Bwindi Impenetrable Forest

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Bwindi Forest, home to the rare mountain gorilla's

by Marin Ritmeijer System.String[]

In this Africa travel blog post, you can find background information about Bwindi Impenetrable Forest and the different habituated gorilla family that reside in this park. If you want to know all the practical details about how to organise your gorilla trekking in Uganda and what to expect - than check this Roadtrip Uganda blog post.  

What to do in Bwindi Forest 

Bwindi Impenetrable Forest is a national park located in Southwestern Uganda, bordering with Rwanda and Congo. The park is 321 km2 and the closest larger towns are Kabale, the gateway to pretty Lake Bunyonyi and Kisoro, a scruffy highland town. The name ‘Bwindi’ means Impenetrable - it's mist-covered hillsides are blanketed by one of Africa’s oldest and most biologically diverse rainforests.

Gorilla trekking is the main attraction here, and permits must be booked well in advance through the UWA main office in Kampala. Obtaining a permit will cost around US$600 per person. For all road trippers that hire a 4x4 with Roadtrip Uganda, we offer the service of obtaining gorilla permits on your behalf. Contact us for more details. 

The area is also great for hiking. Nkuringo Walking Safaris offers excellent guided nature walks including dugout canoe trips on Mutanda Lake. All of the proceeds go to the local community. Also Mutanda Lake Resort offers a great number of interesting activities, such as standup paddling on the lake, a sunset boat ride and great birding walks (there's a good change of spotting Uganda's crested crane). 

4 Different gorilla trekking locations in Bwindi 

This park protects an estimated 320 mountain gorillas, roughly half of the global population, including 11 habituated groups which can be trekked. Going on gorilla trekking is an exclusive experience. Gorilla trekking is limited to only 8 people per gorilla group per day. The minimum age is 15 years. You will not be accepted to go trekking if you have a strong cold or other illness, because gorillas easily contract many of the human diseases. There are four departing points: 

  • Buhoma and Ruhija -  in the northern section of the park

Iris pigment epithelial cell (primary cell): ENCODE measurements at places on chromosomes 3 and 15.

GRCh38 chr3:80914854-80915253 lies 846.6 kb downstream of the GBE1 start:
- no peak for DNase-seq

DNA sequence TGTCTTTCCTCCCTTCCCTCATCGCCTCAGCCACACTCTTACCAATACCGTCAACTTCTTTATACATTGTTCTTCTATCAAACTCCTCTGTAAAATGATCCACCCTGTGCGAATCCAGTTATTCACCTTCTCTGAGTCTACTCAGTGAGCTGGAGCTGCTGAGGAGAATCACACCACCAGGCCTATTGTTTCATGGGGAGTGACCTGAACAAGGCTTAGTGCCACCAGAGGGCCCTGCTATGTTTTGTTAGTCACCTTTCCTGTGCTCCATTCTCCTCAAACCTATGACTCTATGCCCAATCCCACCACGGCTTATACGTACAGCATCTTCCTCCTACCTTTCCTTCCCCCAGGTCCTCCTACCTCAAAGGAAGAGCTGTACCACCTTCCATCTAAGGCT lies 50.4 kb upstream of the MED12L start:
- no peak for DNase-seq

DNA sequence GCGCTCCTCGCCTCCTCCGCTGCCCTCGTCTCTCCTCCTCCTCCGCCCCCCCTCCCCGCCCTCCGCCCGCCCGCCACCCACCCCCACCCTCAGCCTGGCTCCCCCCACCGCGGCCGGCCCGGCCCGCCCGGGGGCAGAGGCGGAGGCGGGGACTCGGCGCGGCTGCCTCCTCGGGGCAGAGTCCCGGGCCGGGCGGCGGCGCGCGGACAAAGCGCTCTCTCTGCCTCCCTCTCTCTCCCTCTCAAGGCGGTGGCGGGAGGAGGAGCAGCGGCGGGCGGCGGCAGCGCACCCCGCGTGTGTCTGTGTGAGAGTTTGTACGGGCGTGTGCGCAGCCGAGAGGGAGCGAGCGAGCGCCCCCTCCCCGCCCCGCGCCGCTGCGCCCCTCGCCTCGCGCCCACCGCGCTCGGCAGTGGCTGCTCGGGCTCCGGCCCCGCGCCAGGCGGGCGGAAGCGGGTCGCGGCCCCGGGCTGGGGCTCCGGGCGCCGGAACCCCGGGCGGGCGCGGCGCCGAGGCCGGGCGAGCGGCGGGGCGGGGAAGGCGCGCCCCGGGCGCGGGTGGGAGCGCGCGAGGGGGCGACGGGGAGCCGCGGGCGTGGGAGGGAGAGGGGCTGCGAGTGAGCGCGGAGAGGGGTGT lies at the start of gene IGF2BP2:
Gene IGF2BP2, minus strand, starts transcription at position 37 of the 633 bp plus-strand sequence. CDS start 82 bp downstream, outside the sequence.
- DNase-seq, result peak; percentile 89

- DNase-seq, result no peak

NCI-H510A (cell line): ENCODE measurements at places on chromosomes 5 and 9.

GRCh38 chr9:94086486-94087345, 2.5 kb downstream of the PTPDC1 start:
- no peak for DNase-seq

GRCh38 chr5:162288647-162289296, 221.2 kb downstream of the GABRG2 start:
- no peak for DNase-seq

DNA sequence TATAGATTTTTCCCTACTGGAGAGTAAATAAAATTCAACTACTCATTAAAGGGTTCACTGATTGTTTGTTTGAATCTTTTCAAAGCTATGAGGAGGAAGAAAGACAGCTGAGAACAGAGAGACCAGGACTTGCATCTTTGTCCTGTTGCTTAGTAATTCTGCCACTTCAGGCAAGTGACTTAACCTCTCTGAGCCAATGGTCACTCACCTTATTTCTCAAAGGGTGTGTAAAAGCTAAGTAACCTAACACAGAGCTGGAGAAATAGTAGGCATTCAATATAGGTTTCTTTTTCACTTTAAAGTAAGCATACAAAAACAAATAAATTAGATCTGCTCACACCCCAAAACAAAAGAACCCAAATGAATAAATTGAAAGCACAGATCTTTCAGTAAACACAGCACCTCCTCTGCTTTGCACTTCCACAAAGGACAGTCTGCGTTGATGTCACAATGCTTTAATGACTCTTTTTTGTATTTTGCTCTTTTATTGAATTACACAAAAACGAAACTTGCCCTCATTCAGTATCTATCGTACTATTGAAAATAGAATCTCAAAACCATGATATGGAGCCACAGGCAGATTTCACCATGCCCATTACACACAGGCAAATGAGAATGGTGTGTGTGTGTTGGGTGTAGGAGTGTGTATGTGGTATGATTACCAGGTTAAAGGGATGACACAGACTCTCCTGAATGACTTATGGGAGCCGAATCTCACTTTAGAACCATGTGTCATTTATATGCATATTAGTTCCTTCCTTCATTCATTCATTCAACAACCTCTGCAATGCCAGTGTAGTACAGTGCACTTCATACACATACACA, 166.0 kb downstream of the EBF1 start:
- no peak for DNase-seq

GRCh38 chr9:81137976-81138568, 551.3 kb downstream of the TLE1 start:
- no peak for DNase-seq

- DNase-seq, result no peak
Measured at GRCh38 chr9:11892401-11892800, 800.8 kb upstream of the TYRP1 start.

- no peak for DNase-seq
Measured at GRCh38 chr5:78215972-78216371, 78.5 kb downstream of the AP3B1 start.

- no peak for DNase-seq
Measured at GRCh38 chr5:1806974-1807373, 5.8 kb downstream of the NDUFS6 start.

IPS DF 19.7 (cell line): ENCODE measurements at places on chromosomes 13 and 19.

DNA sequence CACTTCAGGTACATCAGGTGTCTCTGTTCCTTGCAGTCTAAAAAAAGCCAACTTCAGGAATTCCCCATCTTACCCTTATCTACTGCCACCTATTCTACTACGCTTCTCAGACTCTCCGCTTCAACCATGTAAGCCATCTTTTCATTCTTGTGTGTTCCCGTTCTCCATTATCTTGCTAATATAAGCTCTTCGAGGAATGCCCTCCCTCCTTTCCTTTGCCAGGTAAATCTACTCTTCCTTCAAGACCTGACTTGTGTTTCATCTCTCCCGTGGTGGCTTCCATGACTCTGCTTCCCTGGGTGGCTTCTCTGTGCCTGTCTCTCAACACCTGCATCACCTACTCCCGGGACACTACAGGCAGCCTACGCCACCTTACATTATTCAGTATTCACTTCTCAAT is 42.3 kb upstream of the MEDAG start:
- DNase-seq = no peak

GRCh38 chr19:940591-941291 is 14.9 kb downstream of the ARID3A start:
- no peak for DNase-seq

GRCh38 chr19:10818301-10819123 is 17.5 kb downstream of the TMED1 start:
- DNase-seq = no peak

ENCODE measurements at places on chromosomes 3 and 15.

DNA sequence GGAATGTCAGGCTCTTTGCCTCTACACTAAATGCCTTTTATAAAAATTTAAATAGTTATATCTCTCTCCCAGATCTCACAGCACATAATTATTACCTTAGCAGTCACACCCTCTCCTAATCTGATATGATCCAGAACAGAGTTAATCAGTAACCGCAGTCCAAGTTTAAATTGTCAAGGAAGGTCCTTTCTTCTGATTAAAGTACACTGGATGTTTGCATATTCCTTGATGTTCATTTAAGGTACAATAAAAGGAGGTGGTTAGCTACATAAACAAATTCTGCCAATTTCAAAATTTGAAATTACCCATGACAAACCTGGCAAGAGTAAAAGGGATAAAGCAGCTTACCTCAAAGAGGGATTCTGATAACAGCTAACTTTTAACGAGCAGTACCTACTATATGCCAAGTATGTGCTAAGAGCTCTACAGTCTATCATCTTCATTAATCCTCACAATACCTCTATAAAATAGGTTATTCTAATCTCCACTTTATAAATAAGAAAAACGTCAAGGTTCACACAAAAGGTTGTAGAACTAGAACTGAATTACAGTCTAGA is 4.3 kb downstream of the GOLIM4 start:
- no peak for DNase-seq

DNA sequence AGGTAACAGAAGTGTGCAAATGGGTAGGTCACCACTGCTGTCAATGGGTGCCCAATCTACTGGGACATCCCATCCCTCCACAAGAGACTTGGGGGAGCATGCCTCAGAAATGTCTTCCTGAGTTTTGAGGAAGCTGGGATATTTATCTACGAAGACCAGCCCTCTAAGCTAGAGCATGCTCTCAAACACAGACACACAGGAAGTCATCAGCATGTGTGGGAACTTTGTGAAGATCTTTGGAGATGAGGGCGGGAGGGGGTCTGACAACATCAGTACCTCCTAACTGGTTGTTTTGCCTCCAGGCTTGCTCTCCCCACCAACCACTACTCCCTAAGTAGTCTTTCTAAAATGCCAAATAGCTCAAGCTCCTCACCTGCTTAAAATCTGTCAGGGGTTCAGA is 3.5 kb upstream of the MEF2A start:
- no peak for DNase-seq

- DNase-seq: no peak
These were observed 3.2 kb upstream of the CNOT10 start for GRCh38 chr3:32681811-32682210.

• Nkuringo and Rushaga - in Kisoro District in the southeast of Bwindi.

Buhoma is home to three habituated gorilla families:

  • Mubare: 7 members including one silverback. Mubare is the oldest habituated gorilla group in Uganda. They were found in the Mubare hills, deep in Bwindi forest, and fully habituated in 1993.
  • Habinyanja: 15 members including two silverbacks. The Habinyanja group was first visited by tourists in 1999. The name comes from "Nyanja" which is the local word for 'body of water'. It refers to the swamp in Bwindi Impenetrable Forest where the group was first sighted.
  • Rushegura: 19 members including one silverback. The Rushegura gorilla family was brought together in 2002, after one of the silverbacks from the Habinyanja group decided to break away.

Ruhija hosts two habituated gorilla families:

  • Oruzogo: 16 members, available for trekkking since 2012.
  • Bitukura: 12 members including four silverbacks. The Bitukura group was named after a river where the family members were first sighted. The habituation process started in 2000.

Nkuringo, hosts one large gorilla family:

  • Nkuringo hosts one gorilla family containing 19 members, including four silverbacks and five infants. The Nkuringo group was named after the Rukiga word for "round hill" and was opened to tourists in 2004. Mutanda lake Resort is the closest to Nkuringo.

Rushaga, home to three families:

  • Nshongi: 25 members including two silverbacks and six infants. Nshongi is the largest group ever habituated and was officially opened for trekking in September 2009. It was named after the river Nshongi, close to the place where the gorilla family was first seen.
  • Mishaya: 17 members including two silverbacks and four infants.
  • Kahungye: 15 members including  two silverbacks and three  infants.

Once a habituated gorilla family has been found by the guide, you can settle down for an hour to observe them as they feed and groom while their babies play about in the trees and bushes,  all under the supervision of the great silverback male..... 

Interested?

Read here about how to arrange your gorilla permits and what to expect on a trekking day. 

Contact Roadtrip Uganda to get yourself a permit. 

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